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Army Air Corps veteran’s work had to be on target

By Jeff Gallatin

Westlake

Electrical engineering work requires precision to get work done right, and a longtime Westlake resident did it in that job as well as serving as a target flyer for the Army Air Corps during World War II.

During the war, Marco “Mark” Vulpio was part of a two-man crew in fighter planes at March Field in Riverside, Calif., which towed targets for Army gunners to shoot at to sharpen their skills.

“They used live ammunition when they were shooting so it could get interesting at times,” Vulpio said.

Vulpio, who went to West Tech High School in Cleveland prior to being drafted, served in that capacity for three years before his service was up and he returned to civilian life where he worked as an electrical technician and draftsman for Westinghouse in Cleveland. Family and friends honored Vulpio at a special 90th birthday party Saturday at the North Olmsted Party Center.

Vulpio said he received a lot of practical experience in making sure the job was done right while he was in the plane.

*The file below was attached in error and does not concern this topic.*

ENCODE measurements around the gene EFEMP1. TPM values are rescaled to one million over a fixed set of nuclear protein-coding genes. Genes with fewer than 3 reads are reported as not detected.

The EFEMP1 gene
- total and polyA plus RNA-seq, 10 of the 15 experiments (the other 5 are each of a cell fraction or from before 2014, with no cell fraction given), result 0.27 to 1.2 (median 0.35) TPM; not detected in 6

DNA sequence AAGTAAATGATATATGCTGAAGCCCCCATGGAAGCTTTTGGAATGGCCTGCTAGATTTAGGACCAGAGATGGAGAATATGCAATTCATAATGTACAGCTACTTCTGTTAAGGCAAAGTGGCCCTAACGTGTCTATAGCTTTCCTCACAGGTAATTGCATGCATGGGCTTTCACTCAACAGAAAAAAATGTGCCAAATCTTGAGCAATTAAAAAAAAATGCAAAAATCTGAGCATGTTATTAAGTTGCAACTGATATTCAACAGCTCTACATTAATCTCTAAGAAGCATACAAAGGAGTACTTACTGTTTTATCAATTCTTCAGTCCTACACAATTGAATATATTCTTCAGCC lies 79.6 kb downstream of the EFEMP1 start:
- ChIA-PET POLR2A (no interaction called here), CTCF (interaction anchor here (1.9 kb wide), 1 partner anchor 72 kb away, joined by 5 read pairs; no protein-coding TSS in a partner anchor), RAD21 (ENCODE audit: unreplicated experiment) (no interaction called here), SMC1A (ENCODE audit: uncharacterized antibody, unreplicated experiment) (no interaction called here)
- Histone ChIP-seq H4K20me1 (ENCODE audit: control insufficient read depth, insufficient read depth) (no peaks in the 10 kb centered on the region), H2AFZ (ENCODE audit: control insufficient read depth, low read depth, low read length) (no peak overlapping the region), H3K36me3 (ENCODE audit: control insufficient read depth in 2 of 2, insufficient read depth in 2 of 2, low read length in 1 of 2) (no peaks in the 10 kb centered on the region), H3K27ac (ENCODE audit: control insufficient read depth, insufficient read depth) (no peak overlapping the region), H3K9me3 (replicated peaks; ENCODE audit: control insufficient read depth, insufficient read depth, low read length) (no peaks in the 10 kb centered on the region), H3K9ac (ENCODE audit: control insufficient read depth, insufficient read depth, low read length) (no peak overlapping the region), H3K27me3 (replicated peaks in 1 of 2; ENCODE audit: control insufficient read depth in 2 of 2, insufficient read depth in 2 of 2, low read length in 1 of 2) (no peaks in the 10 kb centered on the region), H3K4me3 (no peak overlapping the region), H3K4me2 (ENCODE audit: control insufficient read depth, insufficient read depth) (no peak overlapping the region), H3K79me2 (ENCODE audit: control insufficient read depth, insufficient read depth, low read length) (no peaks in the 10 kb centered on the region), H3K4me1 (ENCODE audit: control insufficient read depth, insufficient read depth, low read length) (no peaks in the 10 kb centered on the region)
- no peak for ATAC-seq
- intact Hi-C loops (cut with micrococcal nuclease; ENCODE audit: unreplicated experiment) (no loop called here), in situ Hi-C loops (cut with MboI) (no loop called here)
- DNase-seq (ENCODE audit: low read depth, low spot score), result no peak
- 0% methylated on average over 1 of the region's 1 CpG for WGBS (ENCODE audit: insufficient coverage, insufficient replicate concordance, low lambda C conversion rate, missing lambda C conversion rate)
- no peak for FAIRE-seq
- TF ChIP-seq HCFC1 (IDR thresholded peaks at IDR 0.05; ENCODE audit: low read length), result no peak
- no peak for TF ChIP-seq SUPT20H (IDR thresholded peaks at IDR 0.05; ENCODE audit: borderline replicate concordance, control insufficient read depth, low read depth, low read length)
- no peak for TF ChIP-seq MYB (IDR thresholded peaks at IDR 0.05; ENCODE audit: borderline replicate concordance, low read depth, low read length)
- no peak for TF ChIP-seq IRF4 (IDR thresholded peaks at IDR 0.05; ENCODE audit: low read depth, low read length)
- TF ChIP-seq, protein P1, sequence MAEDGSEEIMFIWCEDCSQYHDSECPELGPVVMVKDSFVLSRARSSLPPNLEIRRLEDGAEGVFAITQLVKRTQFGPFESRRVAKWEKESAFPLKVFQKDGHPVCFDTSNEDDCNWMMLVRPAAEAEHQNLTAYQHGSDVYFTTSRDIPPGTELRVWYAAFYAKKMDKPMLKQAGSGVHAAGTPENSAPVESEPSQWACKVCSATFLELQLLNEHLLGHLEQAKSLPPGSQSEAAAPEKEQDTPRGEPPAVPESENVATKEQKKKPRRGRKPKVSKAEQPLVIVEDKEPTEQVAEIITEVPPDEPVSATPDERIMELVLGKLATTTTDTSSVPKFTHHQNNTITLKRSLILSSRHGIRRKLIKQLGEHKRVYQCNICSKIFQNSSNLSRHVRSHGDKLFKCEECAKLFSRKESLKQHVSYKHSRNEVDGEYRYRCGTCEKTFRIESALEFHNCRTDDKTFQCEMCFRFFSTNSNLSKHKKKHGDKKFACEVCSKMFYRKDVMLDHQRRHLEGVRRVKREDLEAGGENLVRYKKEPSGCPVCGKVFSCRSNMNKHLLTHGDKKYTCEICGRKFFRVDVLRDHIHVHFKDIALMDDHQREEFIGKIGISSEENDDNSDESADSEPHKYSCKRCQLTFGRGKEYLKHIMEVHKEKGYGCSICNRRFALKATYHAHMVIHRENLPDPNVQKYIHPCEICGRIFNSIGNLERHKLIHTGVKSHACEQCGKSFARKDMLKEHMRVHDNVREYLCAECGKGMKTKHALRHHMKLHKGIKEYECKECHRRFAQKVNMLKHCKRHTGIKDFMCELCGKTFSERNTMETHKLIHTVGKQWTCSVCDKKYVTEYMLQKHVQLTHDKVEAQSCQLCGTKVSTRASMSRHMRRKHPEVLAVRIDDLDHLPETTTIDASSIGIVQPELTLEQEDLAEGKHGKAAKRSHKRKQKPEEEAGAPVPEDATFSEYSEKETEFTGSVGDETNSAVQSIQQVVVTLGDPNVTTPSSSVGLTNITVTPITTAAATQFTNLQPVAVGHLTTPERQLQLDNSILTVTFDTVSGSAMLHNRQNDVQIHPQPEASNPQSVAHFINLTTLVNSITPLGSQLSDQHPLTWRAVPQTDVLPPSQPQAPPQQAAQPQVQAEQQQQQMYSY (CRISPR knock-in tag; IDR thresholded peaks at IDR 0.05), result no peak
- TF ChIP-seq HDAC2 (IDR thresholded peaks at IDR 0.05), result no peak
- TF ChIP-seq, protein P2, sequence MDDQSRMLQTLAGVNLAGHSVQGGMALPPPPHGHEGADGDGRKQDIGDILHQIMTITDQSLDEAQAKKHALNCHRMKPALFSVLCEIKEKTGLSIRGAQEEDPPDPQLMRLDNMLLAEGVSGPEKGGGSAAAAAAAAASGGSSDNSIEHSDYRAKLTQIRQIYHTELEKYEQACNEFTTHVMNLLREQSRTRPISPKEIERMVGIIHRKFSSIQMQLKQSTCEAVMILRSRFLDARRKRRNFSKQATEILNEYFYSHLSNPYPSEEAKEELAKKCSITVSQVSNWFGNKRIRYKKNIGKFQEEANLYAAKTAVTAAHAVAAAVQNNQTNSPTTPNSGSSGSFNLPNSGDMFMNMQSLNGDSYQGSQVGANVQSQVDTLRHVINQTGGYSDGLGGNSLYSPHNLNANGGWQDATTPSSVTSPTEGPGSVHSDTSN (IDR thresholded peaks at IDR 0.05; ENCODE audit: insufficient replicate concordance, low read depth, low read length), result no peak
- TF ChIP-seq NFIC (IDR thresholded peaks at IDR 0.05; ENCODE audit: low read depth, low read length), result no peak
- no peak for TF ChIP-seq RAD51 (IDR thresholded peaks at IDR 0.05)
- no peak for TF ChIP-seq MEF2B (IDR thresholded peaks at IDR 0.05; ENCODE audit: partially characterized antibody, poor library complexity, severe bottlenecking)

“The other man was the pilot, and I was the one who got the targets out behind the plane for them to shoot at,” he said.

Vulpio recalled there were some close calls during his time in the air with the targets. He cited one instance in which a target had gotten a little too close to the plane while it was being towed. The gunners had zeroed in and were scoring hits on the target. The problem for Vulpio was that, because the target had gotten closer to the plane, it was uncomfortably close to him as well.

“When I pulled in the target, I found that if some of the shells had been just a little further over, they would have been hitting me and the plane instead of the target,” he said.

Another time, he recalled the wire from the target had ended up getting tangled with one of the aerilons (device located on a plane’s wing to help control the plane’s ability to bank and turn), and he and the pilot were concerned about the effect it would have on the plane’s ability to maneuver properly.

“When we looked at it, it turns out that if it had come down a little bit more it would have taken the aerilon off and we would have had problems,” he said.

When his three years were up, Vulpio said a recruiter tried to get him to re-enlist in the service.

“He told me that this time I would get to be the pilot and fly the plane,” Vulpio said. “But I really wasn’t interested in doing that.”

Vulpio said he enjoyed being with other members of the Army Air Corps during his time in the service, but hasn’t kept in touch with his friends from the service.

“That’s something that I wish I had been able to do a little more of,” he said.

Instead, he focused on friends, family and his work at Westinghouse. He ended up building himself a house in Westlake, in which he still resides.

“I don’t know that I would have been able to do all of that today,” he said. “But it’s a good house, and I have a lot of good memories from it and my time in the service.”

 

 

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